In his book Principles of Politics Applicable to All Governments, Constant complains that many liberals of his time, having been influenced by Montesquieu, embraced the ideal of uniformity in laws and political institutions.

This, Constant warns, is a mistake and tends to create more powerful centralized states, which then proceed to violate the very rights that Montesquieu thought could be preserved through uniformity.

But political uniformity can lead down very dangerous paths, Constant insists, concluding, “It is by sacrificing everything to exaggerated ideas of uniformity that large States have become a scourge for humanity.” This is because large politically uniform states can only reach this level of uniformity by employing the state’s coercive power to force uniformity on the people. The people do not give up their local traditions and institutions easily and therefore, Constant continues,

It is clear that different portions of the same people, placed in circumstances, brought up in customs, living in places, which are all dissimilar, cannot be led to absolutely the same manners, usages, practices, and laws, without a coercion which would cost them more than it is worth.

This may not be “worth it” to the people, but it appears to be worth it to the regime. Thus, states over the past several centuries have expended immense amounts of time and treasure to break down local resistance, impose national languages, and homogenize national institutions. When this process is successful, a nation’s laws end up reflecting the preferences and concerns of those from the dominant region or population at the expense of everyone else. When it comes to these large centralized states, Constant writes:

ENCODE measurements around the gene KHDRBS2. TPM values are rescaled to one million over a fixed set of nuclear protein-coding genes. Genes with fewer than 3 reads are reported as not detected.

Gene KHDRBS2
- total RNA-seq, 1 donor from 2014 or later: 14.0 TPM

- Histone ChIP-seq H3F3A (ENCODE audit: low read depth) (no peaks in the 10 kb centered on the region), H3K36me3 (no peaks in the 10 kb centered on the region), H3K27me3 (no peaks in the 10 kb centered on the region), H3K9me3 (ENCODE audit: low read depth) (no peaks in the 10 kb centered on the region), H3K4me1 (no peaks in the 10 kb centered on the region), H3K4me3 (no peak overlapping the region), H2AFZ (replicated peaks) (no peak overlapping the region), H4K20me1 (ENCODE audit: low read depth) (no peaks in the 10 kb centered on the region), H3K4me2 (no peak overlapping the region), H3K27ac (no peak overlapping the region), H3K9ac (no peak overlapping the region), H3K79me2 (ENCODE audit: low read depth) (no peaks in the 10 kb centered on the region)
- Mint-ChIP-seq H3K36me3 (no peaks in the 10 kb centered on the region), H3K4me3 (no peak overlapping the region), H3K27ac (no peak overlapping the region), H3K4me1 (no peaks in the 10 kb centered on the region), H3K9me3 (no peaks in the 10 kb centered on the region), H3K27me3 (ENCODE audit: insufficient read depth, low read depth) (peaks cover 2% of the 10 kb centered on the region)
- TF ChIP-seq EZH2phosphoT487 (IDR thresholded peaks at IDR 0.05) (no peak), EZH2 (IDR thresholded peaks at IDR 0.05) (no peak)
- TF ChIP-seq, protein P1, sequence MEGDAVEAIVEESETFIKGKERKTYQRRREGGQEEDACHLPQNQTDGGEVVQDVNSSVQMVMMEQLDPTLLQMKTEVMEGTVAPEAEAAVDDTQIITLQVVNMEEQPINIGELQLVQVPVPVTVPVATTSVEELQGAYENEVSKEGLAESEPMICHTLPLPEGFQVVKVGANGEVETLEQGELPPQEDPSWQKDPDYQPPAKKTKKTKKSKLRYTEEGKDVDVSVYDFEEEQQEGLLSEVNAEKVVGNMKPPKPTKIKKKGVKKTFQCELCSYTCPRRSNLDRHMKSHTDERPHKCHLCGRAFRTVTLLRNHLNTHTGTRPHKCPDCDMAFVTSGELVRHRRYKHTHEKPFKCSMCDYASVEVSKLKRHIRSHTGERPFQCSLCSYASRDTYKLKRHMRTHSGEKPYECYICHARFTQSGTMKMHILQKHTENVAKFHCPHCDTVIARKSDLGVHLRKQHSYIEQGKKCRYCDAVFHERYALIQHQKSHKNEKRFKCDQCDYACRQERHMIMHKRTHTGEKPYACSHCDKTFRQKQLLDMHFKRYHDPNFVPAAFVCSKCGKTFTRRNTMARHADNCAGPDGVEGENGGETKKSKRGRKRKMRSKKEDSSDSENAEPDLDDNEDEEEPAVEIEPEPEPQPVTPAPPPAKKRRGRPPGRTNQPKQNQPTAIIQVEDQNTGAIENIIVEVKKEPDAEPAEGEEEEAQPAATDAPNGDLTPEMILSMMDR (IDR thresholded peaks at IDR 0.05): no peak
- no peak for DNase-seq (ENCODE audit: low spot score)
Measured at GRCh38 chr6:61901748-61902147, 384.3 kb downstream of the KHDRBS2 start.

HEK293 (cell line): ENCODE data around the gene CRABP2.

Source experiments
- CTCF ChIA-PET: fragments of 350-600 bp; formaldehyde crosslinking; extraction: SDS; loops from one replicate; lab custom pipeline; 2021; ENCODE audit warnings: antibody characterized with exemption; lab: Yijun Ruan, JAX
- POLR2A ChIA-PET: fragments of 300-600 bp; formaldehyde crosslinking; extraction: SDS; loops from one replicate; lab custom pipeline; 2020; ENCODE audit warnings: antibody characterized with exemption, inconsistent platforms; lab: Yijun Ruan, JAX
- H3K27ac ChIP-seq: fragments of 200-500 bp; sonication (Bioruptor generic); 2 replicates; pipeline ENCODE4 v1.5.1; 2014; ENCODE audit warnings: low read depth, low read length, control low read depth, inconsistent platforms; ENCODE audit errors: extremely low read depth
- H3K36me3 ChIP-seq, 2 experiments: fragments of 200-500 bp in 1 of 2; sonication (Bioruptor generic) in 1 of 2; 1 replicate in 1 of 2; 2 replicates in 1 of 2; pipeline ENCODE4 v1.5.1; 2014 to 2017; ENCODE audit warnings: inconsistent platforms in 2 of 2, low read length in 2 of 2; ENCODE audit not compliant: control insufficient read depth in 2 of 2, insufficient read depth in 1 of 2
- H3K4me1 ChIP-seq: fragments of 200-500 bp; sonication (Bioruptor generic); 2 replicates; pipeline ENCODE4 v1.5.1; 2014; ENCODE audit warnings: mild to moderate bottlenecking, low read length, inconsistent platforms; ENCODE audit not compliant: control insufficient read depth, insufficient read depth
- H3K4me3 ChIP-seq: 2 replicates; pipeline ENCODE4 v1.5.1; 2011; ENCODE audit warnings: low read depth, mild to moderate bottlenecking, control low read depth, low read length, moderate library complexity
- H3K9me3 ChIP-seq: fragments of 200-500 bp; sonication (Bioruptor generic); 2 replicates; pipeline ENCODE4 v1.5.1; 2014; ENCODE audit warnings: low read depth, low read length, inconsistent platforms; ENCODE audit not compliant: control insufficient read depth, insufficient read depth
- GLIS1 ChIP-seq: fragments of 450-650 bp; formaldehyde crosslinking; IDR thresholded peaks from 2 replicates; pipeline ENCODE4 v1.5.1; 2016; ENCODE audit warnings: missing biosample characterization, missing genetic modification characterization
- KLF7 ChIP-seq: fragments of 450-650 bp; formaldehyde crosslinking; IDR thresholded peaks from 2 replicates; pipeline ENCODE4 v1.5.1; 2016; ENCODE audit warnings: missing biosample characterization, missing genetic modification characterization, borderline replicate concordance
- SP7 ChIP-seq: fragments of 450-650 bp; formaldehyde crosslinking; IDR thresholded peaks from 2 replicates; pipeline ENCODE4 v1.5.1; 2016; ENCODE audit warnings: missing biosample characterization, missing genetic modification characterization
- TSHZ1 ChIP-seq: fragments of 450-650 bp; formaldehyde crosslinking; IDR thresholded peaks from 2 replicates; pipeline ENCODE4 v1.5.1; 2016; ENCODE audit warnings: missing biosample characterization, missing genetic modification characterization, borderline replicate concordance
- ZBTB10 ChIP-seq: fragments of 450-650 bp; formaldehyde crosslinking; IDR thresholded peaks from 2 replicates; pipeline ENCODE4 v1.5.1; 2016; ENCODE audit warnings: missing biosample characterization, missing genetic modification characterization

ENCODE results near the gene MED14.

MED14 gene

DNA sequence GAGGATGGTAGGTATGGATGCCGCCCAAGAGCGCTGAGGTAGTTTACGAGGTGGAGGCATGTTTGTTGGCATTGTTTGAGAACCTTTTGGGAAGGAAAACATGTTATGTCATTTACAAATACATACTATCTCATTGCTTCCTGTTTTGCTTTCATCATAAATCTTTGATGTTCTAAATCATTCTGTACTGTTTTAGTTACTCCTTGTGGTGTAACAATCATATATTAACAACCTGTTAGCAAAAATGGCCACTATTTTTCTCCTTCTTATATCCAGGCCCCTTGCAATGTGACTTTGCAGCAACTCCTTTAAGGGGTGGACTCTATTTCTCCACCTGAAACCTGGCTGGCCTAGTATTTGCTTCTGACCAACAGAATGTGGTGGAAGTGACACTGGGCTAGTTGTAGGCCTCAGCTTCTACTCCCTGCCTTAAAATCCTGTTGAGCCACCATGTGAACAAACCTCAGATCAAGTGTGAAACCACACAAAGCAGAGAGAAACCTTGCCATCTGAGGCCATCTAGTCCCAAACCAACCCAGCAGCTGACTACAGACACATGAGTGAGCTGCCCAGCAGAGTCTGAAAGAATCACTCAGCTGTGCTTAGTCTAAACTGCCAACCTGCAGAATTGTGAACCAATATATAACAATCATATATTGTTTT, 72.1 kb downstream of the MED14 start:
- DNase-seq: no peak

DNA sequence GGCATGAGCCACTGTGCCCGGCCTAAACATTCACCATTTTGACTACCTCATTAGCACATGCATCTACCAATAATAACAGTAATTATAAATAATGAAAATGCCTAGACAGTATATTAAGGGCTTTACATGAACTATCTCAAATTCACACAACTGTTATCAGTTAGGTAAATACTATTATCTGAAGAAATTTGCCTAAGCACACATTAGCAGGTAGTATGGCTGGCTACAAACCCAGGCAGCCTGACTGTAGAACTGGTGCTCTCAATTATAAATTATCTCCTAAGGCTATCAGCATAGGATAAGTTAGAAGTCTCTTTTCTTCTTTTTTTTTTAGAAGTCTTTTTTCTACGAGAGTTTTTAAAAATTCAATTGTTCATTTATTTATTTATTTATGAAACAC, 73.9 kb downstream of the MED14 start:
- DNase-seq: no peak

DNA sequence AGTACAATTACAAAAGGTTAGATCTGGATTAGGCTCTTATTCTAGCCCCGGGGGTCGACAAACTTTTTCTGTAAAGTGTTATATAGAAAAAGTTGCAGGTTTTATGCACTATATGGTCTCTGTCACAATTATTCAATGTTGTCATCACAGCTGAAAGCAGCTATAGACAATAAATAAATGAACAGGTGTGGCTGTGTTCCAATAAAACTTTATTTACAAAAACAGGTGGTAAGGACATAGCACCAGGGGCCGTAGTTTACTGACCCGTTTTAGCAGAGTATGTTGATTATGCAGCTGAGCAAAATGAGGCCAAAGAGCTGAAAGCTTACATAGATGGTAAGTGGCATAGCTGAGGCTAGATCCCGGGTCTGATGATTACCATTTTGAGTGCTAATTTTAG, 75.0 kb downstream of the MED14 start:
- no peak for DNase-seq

one must not underestimate their multiple and terrible drawbacks. Their size requires an activism and force at the heart of government which is difficult to contain and degenerates into despotism. The laws come from a point so far from those to whom they are supposed to apply that the inevitable effect of such distance is serious and frequent error. Local injustices never reach the heart of government. Placed in the capital, it takes the views of its surrounding area or at the very most of its place of residence for those of the whole State. A local or passing circumstance thus becomes the reason for a general law, and the inhabitants of the most distant provinces are suddenly surprised by unexpected innovations, unmerited severity, vexatious regulations, undermining the basis of all their calculations, and all the safeguards of their interests, because two hundred leagues away men who are total strangers to them had some inkling of agitation, divined certain needs, or perceived certain dangers.

For Constant, the diversity among communities ought not be seen a problem to solve, but rather as a bulwark against state power. Moreover, it is not enough to speak only of individual freedoms and prerogatives when discussing the limits of state power. Rather, it is important to actively encourage local institutional independence as well: